The world of Wonderland appears as a very childlike place; the talking animals, nonsensical reasoning and absurd events that occur reflect a stereotype of what a young child's imagination might be like. Although amidst such a world, Alice tries to prove her maturity to herself and others, however her naivety often conflicts with her attempts to act mature. After being unable to reach the tiny golden key to open the small door in the beginning of the story, Alice begins to cry, and the reader subsequently learns of Alice's fondness for pretending to be two different people -- a tendency that best illustrates the conflict between her inner child and her desire to be mature.
"Come, there's no use in crying like that!" said Alice to herself rather sharply."I advise you to leave off this minute!" She generally gave herself very good advice (though she very seldom followed it), and sometimes she scolded herself so severely as to bring tears into her eyes; and once she remembered trying to box her own ears for having cheated herself in a game of croquet she was playing against herself, for this curious child was very fond of pretending to be two people 
Scolding herself for acting like a child reflects one way in which Alice views maturity. She also sees maturity as being able to recite knowledge, something she continually does to validate herself to others. While visiting the Duchess and discussing how much faster the world would go if everyone minded their own business, Alice relishes the chance to flaunt her knowledge:
"Which would not be an advantage," said Alice, who felt very glad to get an opportunity of showing off a little of her knowledge. "Just think what work it would make with day and night! You see the earth takes twenty-four hours to turn round on its axis--"
Although in this instance Alice states something correctly, she often recites information incorrectly, particularly the various verses characters like the Caterpillar and Mock Turtle command her to recite. The constant stress on Alice to regurgitate information draws parallel to a school environment, and her continual failure to say certain things correctly symbolizes how she still has more to learn and has not yet graduated from childhood. However, by the end of the story her concern about seeming grown up diminishes, and when she awakes from her dream about Wonderland, she only has happy thoughts about it, "As Alice got up and ran off, thinking while she ran, as well as she might, what a wonderful dream it had been."  The story's concluding paragraph with Alice's sister then puts childhood in a positive light, as she imagines Alice as a grown woman:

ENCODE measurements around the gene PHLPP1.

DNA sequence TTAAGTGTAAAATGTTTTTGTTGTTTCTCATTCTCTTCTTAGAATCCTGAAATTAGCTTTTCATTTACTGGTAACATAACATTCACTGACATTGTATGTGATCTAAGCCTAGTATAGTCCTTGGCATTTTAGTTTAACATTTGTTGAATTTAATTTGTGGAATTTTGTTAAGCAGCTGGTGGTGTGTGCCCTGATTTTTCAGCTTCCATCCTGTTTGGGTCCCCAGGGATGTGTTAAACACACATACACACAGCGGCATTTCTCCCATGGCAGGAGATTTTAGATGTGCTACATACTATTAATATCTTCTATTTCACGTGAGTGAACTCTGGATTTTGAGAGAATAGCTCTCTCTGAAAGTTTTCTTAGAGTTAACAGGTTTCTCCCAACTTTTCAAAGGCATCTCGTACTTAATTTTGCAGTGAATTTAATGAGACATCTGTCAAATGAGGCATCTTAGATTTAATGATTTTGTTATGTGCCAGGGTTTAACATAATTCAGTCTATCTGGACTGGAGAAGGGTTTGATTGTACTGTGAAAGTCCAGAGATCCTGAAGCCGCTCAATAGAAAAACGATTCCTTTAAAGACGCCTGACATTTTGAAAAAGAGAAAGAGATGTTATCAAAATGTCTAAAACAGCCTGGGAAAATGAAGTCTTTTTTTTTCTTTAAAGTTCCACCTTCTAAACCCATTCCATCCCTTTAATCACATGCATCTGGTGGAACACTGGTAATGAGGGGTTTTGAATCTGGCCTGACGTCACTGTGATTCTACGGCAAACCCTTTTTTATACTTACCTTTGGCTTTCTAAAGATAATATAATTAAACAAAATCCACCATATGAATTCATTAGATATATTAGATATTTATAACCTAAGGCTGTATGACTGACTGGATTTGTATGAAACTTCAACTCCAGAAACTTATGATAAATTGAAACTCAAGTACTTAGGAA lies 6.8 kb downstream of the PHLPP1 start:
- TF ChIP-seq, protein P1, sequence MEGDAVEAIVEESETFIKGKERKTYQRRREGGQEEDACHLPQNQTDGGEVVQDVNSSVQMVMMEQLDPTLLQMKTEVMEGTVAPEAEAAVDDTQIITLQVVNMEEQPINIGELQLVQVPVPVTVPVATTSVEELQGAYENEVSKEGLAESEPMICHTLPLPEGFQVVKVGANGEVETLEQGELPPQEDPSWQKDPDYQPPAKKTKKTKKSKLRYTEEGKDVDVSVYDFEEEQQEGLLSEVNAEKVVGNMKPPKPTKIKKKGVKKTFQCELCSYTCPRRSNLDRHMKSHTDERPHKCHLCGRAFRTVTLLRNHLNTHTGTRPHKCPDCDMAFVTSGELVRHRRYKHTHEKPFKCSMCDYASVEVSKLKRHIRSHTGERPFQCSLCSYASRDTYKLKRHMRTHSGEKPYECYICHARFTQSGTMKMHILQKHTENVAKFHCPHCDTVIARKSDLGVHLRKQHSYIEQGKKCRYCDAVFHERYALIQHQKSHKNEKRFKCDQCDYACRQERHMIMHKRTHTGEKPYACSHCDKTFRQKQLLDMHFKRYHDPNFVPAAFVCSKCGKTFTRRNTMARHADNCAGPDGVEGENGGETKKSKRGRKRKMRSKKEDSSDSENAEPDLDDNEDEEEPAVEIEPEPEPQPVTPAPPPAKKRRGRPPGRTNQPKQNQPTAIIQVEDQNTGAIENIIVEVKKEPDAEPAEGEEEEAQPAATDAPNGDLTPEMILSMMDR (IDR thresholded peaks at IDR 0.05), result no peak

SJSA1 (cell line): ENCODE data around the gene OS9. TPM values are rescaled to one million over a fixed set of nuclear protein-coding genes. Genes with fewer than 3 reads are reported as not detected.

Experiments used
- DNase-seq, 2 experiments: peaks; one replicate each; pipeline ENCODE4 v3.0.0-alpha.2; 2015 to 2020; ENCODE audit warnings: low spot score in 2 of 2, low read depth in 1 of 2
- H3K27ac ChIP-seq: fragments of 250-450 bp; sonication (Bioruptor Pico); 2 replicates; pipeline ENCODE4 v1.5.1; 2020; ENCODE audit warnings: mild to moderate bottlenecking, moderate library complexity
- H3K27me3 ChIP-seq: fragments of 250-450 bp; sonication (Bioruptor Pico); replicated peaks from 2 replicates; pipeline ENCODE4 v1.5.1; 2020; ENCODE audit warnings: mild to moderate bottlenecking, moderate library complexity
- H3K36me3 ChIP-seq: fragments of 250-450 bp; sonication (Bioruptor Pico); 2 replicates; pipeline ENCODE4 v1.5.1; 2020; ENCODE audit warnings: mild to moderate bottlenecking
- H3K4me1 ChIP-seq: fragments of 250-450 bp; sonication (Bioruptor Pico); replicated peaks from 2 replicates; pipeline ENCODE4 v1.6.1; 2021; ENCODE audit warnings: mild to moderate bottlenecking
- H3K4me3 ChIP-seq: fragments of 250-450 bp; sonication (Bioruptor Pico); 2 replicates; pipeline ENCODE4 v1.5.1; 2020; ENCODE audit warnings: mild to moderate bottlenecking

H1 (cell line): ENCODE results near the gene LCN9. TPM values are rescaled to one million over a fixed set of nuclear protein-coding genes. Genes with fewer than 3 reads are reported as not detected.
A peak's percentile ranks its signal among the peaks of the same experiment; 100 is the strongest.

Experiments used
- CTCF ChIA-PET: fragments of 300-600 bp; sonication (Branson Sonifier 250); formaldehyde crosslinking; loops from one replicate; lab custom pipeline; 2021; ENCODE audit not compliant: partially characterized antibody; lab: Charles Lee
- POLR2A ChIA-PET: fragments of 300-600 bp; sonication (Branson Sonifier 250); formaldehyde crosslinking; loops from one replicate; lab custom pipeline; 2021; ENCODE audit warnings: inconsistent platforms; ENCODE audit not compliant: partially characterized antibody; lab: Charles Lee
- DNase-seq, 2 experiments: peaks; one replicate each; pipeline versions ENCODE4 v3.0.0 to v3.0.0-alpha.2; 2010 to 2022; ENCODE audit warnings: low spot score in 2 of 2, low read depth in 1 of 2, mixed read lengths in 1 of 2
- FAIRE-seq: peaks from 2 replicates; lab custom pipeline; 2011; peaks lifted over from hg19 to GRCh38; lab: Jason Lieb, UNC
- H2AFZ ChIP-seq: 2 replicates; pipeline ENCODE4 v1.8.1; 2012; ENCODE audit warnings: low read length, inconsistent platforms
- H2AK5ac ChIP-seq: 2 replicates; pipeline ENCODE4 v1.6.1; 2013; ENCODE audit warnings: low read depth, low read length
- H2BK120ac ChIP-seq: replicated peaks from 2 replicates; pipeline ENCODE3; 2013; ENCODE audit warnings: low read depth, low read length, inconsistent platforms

And how she would keep, through all her riper years, the simple and loving heart of her childhood; and she would gather about her other little children, and make their eyes bright and eager with many a strange tale, perhaps even with the dream of Wonderland of long ago; and how she would feel with all their simple sorrows, and find a pleasure in all their simple joys, remembering her own child-life, and the happy summer days. 
In the final analysis, the conclusion of Alice's Adventures in Wonderland suggests the blissfulness of childhood and how its happy memories can provide benefits into adulthood. If a moral could be taken from this (and the Duchess would argue "Everything's got a moral, if only you can find it," ) it would be to value one's childhood and perhaps not be too keen to grow up so fast.
1. In Victorian times, it was common for children to work at a very young age if their family was poor. However, the narrator makes clear that Alice comes from a middle class background. What does the lifestyle of a young, middle class girl consist of? How does Alice fit or not fit this lifestyle?
2. How does the structure of the last paragraph resemble stream-of-consciousness narration by Alice's sister? Does the diction indicate a sense of longing felt by the sister for a similar childhood experience?
3. Size plays an important role in the story, though Alice's maturity doesn't progress or regress with a change in size. Can this be interpreted to mean in a metaphorical sense that no matter how big you are (or old) you never stop learning or growing up?
4. How does Alice's naivety and concept of maturity compare/contrast with Pip's in Great Expectations?
5. Throughout the story, knowledge, logic, and reason become obsolete. Given the emphasis on the importance of emotional experiences during childhood in the last few paragraphs, what conclusions can one make about the role of facts and knowledge?
Last modified 11 March 2009